# Centroids & Moment of Inertia

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"Centroids & Moment of Inertia"

```					Centroids & Moment of Inertia

EGCE201 Strength of Materials I
Instructor: ดร.วรรณสิ ร ิ พันธอุไร (อ.ปู)
์
ห้องทำงำน: 6391 ภำควิชำวิศวกรรมโยธำ
E-mail: egwpr@mahidol.ac.th
โทรศัพท: 66(02) 889-2138
์                        ตอ 6391
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Centroid
• Centroid or center of gravity is the point within an object
from which the force of gravity appears to act.
• Centroid of 3D objects often (but not always) lies
somewhere along the lines of symmetry.
Hollowed pipes, L shaped section have centroid
located outside of the material of the section
Centroidal axis
• The centroid of any area can be found by taking or Neutral
moments of identifiable areas (such as rectangles or
Sum MAtotal = MA1 + MA2 + MA3+ ...

• The moment of an area about any axis is equal to the
algebraic sum of the moments of its component areas.
• The moment of any area is defined as the product of the
area and the perpendicular distance from the centroid of
the area to the moment axis.
centroid example
simple rectangular shape
y

h/2                                      Sum MAtotal = MA1 + MA2 + MA3+ ...
centroid
area x distance | from the centroid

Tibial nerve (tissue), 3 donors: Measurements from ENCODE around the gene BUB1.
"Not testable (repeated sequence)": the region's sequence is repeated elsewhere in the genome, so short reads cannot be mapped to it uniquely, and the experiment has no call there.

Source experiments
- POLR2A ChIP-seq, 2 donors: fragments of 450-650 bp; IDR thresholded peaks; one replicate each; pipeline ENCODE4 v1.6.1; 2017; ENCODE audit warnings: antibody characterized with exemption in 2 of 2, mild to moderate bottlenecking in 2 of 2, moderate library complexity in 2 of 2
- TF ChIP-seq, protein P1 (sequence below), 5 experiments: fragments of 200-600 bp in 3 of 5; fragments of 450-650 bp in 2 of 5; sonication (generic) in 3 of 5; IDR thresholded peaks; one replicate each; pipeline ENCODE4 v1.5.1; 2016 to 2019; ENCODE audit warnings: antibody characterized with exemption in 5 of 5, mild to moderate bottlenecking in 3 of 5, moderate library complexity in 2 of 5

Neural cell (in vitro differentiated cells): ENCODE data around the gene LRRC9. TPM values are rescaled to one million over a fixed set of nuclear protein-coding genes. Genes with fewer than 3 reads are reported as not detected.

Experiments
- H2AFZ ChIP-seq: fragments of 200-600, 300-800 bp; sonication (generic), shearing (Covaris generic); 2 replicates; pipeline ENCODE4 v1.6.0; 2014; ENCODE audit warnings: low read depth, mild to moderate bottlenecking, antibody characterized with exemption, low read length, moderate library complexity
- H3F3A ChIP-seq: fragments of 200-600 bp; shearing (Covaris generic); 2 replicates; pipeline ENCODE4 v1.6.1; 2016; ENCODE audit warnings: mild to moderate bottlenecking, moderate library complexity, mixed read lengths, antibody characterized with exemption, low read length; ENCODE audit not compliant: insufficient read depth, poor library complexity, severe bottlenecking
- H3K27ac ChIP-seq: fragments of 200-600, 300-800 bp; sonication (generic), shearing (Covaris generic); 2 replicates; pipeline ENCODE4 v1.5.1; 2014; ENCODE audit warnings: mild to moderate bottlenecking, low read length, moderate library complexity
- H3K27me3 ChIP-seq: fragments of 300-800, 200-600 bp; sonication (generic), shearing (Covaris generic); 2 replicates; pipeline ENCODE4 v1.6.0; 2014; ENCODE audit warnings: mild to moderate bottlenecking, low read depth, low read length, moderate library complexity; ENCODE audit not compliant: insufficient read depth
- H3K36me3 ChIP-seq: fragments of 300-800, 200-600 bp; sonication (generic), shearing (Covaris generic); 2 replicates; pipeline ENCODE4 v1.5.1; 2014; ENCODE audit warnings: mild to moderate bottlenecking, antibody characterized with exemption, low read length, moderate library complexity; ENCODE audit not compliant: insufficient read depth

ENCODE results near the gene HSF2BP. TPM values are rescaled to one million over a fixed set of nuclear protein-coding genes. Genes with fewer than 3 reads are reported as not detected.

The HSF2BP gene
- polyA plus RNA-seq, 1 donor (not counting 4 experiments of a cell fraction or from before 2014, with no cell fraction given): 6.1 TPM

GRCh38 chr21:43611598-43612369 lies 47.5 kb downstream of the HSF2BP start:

h/2                                       of the area to the moment axis
ZZ’
b
h h     h     h h
(bh)Y  (b )        (b ) 
2 2     4     2 4
Take ZZ’ as the reference axis                   h  3h h 
and take moment w.r.t ZZ’ axis
 (b )  
2  4 4

 (b )h 
h
2
Moment of Inertia (I)
• also known as the Second Moment of the Area is a term
used to describe the capacity of a cross-section to resist
bending.
• It is a mathematical property of a section concerned with a
surface area and how that area is distributed about the
reference axis. The reference axis is usually a centroidal
axis.

where
Moment of Inertia example
simple rectangular shape

I z   y dA
h
2                    2
I z   y bdy
2

h
2

dA  bdy                         y3
h
2

y                      b
3       
h
2

h/2                                   b  h 3  h 3 
z             
h/2
dy              3  8  8 
bh 3
Centroid

or Neutral axis
b                        12
“I” is an important value!
• It is used to determine the state of stress in a section.
• It is used to calculate the resistance to bending.
• It can be used to determine the amount of deflection in a
beam.       y                                h

h/2
b/2
z                            z
h/2                               b/2

b                                 y

bh 3             >                hb 3
Iz                               Iz 
12        Stronger section        12
Built-up sections
• It is often advantageous to combine a
number of smaller members in order to
create a beam or column of greater
strength.
• The moment of inertia of such a built-up
section is found by adding the moments of
inertia of the component parts
Transfer formula
• There are many built-up sections in which the
component parts are not symmetrically distributed about
the centroidal axis.
• To determine the moment of inertia of such a section is
to find the moment of inertia of the component parts
about their own centroidal axis and then apply the
transfer formula.
• The transfer formula transfers the moment of inertia of
a section or area from its own centroidal axis to another
parallel axis. It is known from calculus to be:

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